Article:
Alton graduated from Morrill High School and University of Nebraska-Lincoln before receiving his master’s degree from CSU. He has also been involved in many local and professional organizations, including Wheatland School Board, UNL High Plains Ag Lab Advisory Committee, North Platte NRD Pumpkin Creek Advisory Committee, local tax equalization board, National Cattlemen Beef Association, High Plains Dry Pea Growers Association, Colorado Conservation Tillage Association, and Pumpkin Creek Demonstration Project.
Rick Larson farms and ranches in Banner and Kimball Counties. He and his wife, Diane, farm 1,500 acres of both irrigated and dryland wheat, corn, dry edible beans and alfalfa. Rick is a graduate of the University of Nebraska-Lincoln with a degree in animal science and has served on the Kimball-Banner County Extension Board. Since 2003 he has served on the Nebraska Wheat Board, where he has been supportive of many UNL research funding proposals. He is currently chairman. He also serves on the US Wheat Board and has worked extensively in recent years with the Nebraska Wheat Growers in implementing their mobile baking lab.
The Mobile Baking Lab, a 24-foot trailer with full-service kitchen, is owned by the Wheat Growers and operated with support from Wheat Board and ConAgra Foods. Its purpose is to educate consumers and connect farmers with consumers through fresh-baked wheat food to show their food comes from. Larson has worked in the mobile baking lab since it was founded in about 2009, travelling to numerous states to bake bread, cinnamon rolls, pizza, pasta, and other foods. Stops have included Iowa, Wyoming, Colorado, Oklahoma, Kansas, New York, and Washington, D.C.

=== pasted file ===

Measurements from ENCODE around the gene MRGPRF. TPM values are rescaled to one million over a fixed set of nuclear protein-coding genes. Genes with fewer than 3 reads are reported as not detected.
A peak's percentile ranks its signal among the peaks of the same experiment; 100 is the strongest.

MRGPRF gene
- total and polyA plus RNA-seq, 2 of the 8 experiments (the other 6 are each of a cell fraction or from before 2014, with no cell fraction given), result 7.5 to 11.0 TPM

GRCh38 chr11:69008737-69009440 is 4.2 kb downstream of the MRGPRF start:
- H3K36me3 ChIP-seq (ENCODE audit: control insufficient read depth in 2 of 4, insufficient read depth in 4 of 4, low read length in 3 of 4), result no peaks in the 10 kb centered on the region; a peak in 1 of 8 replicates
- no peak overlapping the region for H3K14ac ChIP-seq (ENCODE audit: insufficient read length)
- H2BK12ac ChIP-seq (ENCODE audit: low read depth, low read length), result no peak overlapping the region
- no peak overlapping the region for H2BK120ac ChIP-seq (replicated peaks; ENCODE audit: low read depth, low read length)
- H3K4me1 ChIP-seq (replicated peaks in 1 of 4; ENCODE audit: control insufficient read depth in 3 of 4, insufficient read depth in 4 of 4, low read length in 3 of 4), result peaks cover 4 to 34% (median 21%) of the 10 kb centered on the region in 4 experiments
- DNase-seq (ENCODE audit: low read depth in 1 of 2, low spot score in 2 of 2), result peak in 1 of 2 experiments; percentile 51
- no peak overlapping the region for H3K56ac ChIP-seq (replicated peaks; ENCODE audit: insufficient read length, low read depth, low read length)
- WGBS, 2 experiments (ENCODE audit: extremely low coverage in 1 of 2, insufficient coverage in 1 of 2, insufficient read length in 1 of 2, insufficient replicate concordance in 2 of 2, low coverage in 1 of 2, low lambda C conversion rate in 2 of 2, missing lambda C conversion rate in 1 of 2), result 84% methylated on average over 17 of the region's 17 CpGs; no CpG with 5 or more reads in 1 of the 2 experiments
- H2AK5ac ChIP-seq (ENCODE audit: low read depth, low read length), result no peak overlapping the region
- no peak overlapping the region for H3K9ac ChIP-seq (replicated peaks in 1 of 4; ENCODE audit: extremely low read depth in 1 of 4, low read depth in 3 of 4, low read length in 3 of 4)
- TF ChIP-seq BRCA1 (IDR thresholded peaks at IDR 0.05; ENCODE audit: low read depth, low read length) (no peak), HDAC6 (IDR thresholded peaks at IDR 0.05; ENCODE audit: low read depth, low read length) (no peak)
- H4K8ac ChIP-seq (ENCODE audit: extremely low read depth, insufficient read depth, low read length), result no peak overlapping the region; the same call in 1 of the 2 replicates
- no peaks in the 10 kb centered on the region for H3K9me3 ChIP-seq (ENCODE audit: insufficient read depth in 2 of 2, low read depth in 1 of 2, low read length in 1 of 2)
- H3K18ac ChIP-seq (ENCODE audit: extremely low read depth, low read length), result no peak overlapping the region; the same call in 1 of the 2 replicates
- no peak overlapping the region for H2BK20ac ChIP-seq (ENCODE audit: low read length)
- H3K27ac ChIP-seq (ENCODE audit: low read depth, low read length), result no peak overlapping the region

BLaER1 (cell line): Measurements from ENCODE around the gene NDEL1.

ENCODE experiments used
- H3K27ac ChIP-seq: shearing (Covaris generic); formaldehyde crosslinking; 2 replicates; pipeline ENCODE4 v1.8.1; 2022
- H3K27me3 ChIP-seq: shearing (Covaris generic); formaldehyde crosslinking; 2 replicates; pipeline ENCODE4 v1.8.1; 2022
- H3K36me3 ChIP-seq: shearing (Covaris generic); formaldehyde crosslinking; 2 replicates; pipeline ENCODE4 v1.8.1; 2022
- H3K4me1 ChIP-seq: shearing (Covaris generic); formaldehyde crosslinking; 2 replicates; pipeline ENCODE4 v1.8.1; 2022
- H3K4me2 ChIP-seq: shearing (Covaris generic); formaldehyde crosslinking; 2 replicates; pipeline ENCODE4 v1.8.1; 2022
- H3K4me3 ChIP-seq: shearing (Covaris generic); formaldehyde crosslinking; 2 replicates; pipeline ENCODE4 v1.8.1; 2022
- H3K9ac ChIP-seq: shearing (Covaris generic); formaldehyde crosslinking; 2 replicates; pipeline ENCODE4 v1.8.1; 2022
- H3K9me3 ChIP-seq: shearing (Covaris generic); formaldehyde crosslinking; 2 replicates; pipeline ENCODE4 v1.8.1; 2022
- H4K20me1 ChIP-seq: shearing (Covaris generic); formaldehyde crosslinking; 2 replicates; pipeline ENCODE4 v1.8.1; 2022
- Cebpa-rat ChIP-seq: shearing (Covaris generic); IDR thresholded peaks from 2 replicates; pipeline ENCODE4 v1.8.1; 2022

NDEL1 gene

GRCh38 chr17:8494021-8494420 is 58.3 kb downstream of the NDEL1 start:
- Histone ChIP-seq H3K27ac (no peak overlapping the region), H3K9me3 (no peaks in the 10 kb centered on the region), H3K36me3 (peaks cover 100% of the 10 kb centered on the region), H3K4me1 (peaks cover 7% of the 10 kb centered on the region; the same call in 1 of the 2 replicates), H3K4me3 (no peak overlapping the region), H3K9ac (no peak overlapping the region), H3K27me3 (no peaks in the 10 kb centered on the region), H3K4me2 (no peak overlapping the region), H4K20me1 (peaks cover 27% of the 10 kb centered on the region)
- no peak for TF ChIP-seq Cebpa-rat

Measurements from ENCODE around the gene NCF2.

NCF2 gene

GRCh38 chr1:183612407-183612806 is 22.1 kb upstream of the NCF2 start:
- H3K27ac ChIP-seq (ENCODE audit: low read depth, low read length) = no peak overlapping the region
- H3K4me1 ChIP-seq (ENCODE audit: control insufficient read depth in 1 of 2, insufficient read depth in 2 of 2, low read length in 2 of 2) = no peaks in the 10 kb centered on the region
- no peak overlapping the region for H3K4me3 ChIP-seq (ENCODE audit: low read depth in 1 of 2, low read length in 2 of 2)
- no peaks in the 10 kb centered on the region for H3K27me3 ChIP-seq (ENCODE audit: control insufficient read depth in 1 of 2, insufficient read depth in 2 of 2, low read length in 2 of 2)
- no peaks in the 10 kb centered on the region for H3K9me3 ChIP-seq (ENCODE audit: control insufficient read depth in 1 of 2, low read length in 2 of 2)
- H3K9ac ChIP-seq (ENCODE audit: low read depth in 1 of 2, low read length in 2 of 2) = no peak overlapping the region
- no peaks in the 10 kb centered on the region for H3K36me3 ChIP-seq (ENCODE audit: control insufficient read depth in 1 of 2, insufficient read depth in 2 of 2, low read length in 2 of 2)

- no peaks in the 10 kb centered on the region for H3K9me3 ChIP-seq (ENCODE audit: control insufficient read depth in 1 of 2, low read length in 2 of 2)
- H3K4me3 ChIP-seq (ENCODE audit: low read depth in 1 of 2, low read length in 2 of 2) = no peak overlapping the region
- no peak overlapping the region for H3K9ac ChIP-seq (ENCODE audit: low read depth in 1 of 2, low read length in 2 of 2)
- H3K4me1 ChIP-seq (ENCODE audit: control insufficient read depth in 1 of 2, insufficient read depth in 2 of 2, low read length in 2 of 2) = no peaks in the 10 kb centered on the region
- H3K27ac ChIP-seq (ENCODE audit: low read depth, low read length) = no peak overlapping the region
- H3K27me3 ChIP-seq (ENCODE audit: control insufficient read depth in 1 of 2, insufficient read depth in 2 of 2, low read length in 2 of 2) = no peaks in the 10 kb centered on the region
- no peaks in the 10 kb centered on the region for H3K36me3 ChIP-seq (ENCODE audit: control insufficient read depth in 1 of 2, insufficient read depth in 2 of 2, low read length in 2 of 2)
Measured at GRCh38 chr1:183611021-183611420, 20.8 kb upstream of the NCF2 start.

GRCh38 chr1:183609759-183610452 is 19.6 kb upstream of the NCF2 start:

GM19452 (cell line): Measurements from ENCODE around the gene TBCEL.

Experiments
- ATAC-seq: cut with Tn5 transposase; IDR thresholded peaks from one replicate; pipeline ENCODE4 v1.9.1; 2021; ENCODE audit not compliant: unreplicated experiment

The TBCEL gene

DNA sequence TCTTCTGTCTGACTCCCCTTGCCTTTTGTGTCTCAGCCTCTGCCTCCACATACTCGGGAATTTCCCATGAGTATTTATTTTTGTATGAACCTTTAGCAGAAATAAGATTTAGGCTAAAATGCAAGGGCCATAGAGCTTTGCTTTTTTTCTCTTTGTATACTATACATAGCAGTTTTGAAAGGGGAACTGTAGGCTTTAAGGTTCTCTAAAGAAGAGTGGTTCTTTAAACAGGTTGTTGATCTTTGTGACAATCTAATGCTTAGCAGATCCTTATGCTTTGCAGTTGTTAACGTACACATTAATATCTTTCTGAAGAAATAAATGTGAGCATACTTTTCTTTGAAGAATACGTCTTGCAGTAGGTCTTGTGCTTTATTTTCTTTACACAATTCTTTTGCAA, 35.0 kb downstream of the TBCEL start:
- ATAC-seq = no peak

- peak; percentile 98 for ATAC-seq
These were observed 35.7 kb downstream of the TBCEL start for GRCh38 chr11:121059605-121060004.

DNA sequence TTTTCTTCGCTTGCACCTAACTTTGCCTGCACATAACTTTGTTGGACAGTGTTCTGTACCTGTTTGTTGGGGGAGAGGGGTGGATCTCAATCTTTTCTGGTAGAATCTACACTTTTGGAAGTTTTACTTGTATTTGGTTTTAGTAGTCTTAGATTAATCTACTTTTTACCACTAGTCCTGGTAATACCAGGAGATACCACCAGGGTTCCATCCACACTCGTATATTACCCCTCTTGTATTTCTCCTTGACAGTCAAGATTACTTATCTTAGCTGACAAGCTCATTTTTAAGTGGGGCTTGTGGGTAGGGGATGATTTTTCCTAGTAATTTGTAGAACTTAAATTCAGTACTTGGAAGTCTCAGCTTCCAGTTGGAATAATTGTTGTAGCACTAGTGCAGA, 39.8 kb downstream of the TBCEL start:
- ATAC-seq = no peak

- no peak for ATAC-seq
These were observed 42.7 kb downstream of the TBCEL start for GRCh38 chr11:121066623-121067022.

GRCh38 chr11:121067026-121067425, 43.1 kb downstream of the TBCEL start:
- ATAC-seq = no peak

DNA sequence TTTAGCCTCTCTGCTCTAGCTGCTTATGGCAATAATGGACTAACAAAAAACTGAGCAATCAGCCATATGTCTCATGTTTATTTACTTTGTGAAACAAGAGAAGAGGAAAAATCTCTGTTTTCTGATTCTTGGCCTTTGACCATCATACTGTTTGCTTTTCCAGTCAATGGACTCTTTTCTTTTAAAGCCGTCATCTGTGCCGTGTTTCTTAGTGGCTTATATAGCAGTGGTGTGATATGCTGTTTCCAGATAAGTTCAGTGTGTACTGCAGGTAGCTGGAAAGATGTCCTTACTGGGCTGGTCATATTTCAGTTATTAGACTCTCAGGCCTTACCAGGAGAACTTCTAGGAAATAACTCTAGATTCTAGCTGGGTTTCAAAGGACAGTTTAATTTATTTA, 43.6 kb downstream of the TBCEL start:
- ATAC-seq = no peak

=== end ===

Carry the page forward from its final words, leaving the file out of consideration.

The mobile baking lab averages at least one event per month, and one of its main stops every year is the Nebraska State Fair. It has served more than 220,000 samples at the state fair alone, and more than a million total samples of baked goods over the years. The Larsons have traveled to the state fair and other states with the Mobile Baking Lab, including a tornado-relief effort in Oklahoma several years ago.
“I don’t know that we would have been as successful as we have been without some of the efforts he’s put into it,” said Caroline Brauer, ag promotion coordinator for the Nebraska Wheat Board. “We’re happy to hear that he’s receiving this award. Rick is the epitome of what you want in a farmer. He respects farming, environment, and loves educating people in what ag is and does.”
Larson also has hosted several international trade teams on his farming operation, giving them an opportunity to see first-hand how wheat is produced. The visitors are some of the people who make purchasing decisions for those nations.
He also has been involved in Banner County Wind Committee and served as grower representative on the National Jointed Goatgrass Steering Committee. As a sales representative for Land O Lakes Purina Feeds, he has been very innovative in adopting new technologies in his beef operation. He is viewed as a leader and a thinker by those that have worked with him over the years.
Start a dialogue, stay on topic and be civil.
If you don't follow the rules, your comment may be deleted.
User Legend: Moderator Trusted User